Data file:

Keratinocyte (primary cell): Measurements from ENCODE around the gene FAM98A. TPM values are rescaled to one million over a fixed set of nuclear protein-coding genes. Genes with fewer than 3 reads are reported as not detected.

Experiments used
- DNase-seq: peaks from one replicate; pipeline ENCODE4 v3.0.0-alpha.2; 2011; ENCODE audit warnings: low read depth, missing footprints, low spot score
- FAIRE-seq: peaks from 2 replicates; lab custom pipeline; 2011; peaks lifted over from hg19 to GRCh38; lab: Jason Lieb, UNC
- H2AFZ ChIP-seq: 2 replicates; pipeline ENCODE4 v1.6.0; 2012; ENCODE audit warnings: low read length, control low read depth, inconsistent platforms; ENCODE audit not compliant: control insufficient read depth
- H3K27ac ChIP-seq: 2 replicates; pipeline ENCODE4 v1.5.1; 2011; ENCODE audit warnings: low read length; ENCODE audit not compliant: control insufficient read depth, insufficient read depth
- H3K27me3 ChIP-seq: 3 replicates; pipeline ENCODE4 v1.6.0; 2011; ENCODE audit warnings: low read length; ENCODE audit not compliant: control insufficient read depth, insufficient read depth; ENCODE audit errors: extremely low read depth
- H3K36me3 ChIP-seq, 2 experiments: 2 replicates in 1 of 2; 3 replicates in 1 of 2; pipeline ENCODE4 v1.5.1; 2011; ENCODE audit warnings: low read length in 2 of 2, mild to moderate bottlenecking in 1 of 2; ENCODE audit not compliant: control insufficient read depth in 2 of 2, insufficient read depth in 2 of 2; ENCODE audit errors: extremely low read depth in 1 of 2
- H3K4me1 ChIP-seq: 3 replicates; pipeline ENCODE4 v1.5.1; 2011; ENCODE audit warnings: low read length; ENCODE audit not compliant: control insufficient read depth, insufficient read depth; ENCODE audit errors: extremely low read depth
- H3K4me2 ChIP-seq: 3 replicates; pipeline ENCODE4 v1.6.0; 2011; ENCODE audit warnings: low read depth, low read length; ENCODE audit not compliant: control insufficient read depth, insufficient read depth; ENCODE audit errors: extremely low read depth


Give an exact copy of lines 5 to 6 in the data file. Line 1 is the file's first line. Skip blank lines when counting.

- H2AFZ ChIP-seq: 2 replicates; pipeline ENCODE4 v1.6.0; 2012; ENCODE audit warnings: low read length, control low read depth, inconsistent platforms; ENCODE audit not compliant: control insufficient read depth
- H3K27ac ChIP-seq: 2 replicates; pipeline ENCODE4 v1.5.1; 2011; ENCODE audit warnings: low read length; ENCODE audit not compliant: control insufficient read depth, insufficient read depth